service, and even as an active citizen who has great outreach in the community, there are socio-economic barriers that exist making
    politics a very difficult game to get into.
    Not that there isn’t other ways of going about getting ideas and face/name recognition out
    there, but as I said it requires intensely developed organization and a lot of time. I totally respected the ideals of Lindsey Simerly’s run for council two years ago – and I know all too well after working intimately on local and national campaigns how difficult it is to organize the necessary infrastructure needed to run a campaign.

    Some people are calling the application process un-democratic, but I see the process as a creative (& with any luck successful) experiment in local representation. Council could have spent less time and just straight appointed Sylvia Farrington or Jake Quinn, as has happened in the past when seats become vacant late into a term. Instead, they chose to make the process transparent and allow the entire populous to share their observations and visions for Asheville’s present and future. This has created an opportunity for many people to share their thoughtful insights & ideas for civic representation, people who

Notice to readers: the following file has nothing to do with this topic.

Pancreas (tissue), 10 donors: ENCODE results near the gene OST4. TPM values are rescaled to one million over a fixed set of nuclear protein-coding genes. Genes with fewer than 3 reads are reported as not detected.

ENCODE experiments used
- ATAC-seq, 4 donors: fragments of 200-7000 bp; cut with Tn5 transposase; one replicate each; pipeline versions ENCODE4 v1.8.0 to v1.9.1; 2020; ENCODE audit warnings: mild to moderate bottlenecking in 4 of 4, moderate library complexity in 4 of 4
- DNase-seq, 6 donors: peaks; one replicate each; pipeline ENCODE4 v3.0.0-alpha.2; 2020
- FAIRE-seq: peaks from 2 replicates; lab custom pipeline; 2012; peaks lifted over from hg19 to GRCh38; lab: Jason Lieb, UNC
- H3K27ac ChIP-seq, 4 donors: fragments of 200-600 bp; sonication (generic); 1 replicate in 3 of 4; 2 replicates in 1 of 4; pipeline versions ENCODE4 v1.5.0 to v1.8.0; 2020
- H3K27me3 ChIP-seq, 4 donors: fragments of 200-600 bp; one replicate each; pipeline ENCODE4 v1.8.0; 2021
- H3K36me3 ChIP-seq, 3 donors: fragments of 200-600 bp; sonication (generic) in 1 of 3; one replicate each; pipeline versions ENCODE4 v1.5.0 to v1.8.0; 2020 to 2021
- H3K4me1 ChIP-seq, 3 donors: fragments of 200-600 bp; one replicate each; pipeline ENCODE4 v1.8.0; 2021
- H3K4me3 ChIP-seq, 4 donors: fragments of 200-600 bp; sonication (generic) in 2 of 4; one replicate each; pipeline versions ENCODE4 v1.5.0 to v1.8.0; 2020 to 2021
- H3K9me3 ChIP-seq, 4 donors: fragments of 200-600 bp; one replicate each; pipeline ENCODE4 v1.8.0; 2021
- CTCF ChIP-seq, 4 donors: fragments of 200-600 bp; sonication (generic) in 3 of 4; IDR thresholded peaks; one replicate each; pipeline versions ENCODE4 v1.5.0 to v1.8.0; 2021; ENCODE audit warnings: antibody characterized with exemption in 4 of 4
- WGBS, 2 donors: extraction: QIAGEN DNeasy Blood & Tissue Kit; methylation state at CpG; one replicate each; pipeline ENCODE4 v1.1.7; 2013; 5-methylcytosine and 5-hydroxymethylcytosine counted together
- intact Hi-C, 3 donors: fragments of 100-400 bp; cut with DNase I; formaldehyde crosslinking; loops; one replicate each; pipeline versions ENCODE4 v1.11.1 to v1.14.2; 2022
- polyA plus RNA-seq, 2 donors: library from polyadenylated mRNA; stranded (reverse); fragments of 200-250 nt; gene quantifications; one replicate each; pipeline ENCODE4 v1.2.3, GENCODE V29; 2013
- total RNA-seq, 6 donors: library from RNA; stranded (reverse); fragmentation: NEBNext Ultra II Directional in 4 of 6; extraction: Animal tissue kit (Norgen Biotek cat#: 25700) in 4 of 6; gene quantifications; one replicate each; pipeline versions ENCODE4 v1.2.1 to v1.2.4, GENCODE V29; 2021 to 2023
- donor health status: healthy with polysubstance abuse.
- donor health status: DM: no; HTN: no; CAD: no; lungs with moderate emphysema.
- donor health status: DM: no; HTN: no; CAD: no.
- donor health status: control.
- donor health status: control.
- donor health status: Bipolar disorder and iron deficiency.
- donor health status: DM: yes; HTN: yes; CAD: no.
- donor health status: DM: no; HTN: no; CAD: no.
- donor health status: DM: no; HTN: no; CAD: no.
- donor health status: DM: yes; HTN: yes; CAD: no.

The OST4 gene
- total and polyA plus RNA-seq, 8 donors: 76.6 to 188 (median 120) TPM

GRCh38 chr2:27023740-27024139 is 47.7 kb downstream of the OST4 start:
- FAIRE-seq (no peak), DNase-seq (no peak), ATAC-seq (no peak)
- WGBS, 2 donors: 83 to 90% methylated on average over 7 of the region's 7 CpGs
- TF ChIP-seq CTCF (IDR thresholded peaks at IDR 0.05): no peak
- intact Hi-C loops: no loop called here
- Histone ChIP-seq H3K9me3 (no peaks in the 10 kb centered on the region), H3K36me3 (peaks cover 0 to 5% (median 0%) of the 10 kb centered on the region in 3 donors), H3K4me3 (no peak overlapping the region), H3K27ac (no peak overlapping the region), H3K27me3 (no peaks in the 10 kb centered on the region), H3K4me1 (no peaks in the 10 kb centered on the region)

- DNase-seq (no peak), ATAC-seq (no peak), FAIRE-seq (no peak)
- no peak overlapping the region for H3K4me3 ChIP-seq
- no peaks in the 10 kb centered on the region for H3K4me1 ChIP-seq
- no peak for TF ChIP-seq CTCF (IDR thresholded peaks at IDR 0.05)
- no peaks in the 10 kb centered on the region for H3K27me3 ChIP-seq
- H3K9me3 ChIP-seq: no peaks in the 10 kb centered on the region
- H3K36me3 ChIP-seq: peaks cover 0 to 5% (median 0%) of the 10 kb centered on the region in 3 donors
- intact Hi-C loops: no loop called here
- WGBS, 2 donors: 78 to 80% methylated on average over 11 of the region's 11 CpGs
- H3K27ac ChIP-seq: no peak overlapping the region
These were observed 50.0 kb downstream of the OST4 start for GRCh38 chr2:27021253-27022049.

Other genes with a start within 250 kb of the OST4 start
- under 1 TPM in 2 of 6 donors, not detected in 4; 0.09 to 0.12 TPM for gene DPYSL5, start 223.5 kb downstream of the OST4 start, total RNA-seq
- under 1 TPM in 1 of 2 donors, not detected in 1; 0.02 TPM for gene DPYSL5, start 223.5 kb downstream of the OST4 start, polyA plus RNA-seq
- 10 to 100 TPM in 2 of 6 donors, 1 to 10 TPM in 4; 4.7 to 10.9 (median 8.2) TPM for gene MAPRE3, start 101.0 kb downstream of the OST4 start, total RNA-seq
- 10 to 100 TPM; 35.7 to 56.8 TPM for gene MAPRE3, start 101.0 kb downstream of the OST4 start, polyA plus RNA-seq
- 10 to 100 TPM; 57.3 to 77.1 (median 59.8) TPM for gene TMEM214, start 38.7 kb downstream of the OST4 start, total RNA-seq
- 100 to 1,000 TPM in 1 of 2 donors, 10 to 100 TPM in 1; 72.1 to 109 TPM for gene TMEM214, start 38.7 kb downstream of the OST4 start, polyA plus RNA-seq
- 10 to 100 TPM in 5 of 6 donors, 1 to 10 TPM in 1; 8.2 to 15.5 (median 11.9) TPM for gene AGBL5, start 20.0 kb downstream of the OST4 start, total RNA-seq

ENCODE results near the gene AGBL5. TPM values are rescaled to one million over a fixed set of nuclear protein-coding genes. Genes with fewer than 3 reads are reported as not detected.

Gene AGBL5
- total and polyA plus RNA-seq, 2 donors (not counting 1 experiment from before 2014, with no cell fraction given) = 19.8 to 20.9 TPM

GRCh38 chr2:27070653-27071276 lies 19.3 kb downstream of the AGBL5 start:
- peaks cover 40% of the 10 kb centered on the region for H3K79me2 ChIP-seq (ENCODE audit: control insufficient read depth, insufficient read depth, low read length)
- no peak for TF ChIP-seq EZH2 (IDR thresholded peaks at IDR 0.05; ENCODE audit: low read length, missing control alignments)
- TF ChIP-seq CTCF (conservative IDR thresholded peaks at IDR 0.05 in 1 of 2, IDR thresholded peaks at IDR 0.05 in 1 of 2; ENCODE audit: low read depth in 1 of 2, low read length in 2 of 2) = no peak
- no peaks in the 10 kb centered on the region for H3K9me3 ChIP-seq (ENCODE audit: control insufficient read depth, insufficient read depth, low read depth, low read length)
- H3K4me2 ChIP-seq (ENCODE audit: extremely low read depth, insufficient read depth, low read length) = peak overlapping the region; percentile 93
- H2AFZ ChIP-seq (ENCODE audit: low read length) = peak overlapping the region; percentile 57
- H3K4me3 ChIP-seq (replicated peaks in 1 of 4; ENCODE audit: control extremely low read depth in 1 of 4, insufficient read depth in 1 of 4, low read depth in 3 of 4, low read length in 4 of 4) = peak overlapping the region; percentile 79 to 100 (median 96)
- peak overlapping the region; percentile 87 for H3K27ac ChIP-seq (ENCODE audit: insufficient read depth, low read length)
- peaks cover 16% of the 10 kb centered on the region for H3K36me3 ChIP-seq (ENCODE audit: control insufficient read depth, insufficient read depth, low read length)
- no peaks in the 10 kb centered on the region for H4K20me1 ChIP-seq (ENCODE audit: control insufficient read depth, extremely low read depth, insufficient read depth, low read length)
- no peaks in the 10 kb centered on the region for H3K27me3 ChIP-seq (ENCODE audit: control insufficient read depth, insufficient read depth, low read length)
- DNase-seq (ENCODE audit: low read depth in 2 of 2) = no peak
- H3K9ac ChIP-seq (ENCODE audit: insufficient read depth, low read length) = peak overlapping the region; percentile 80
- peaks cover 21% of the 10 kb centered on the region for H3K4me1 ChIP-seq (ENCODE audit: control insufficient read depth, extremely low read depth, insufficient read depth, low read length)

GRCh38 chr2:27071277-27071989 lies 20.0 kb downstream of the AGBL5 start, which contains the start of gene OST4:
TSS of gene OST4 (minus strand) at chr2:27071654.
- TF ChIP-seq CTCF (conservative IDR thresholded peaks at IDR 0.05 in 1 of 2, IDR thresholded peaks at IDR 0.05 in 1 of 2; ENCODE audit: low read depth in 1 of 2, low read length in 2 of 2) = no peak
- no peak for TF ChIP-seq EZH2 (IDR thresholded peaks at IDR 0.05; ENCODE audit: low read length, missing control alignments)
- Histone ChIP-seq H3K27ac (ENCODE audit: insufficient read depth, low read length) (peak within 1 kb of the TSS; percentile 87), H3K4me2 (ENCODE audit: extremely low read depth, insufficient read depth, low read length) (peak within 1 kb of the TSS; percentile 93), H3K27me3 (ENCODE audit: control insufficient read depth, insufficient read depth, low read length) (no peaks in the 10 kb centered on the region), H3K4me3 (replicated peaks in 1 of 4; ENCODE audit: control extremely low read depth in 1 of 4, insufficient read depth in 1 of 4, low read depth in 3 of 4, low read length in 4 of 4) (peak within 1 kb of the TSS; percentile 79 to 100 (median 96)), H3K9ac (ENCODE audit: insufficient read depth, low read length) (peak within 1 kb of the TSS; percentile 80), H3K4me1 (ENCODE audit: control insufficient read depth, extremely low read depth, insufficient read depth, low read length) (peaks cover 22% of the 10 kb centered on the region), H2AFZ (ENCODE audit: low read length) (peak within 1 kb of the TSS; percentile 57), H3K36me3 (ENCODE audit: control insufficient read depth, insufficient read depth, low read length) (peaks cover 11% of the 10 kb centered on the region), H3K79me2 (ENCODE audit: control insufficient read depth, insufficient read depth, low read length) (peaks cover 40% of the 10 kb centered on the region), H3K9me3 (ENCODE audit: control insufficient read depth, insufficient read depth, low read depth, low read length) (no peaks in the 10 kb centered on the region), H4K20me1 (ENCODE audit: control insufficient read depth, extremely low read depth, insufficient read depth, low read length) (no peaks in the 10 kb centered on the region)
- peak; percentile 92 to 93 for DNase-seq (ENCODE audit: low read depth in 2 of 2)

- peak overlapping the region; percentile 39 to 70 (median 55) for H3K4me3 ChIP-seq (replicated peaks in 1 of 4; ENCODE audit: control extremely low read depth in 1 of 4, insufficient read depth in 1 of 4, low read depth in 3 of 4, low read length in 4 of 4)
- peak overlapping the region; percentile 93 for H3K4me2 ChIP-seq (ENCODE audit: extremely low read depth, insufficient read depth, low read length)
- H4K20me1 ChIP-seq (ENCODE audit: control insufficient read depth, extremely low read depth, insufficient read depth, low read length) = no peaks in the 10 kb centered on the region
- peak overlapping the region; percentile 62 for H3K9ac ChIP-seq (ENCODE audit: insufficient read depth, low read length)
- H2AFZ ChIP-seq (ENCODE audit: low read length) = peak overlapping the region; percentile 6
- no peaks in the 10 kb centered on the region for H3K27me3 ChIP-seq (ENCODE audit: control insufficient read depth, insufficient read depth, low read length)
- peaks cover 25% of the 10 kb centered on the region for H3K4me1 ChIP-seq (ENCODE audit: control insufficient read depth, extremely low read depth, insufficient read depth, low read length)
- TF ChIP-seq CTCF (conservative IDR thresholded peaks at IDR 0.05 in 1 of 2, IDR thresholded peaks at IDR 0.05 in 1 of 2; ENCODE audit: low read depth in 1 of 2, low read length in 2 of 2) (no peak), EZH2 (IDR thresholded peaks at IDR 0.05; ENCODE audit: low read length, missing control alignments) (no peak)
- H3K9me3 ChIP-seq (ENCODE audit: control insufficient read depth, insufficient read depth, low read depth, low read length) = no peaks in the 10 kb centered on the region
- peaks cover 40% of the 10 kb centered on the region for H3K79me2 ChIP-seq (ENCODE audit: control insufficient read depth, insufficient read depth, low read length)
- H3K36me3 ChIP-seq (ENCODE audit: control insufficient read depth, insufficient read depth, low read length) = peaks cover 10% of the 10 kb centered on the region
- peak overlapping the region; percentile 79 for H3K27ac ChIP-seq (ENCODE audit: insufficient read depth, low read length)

in normal circumstances may not be able to consider such ideals or be able to find the means necessary to ‘break into politics’.

    Many qualified people have applied, and I do not envy Council’s task of deliberating who has the best grasp on our current situations and who can work with them in envisioning & establishing our future.

    Whatever may happen, the process of applying has forced me to think about the community issues as documented by Faces of Asheville project in a very creative problem-solving manner.

    What details can be altered or influenced that affect the whole macrocosmic process?
    And how can we as a community activate ourselves into taking more personal control of our local environment and economic structure?

  21. travelah

    JBo, I will vote for you. All it will cost is a good cup of coffee and a bagel (with cream cheese or no vote!)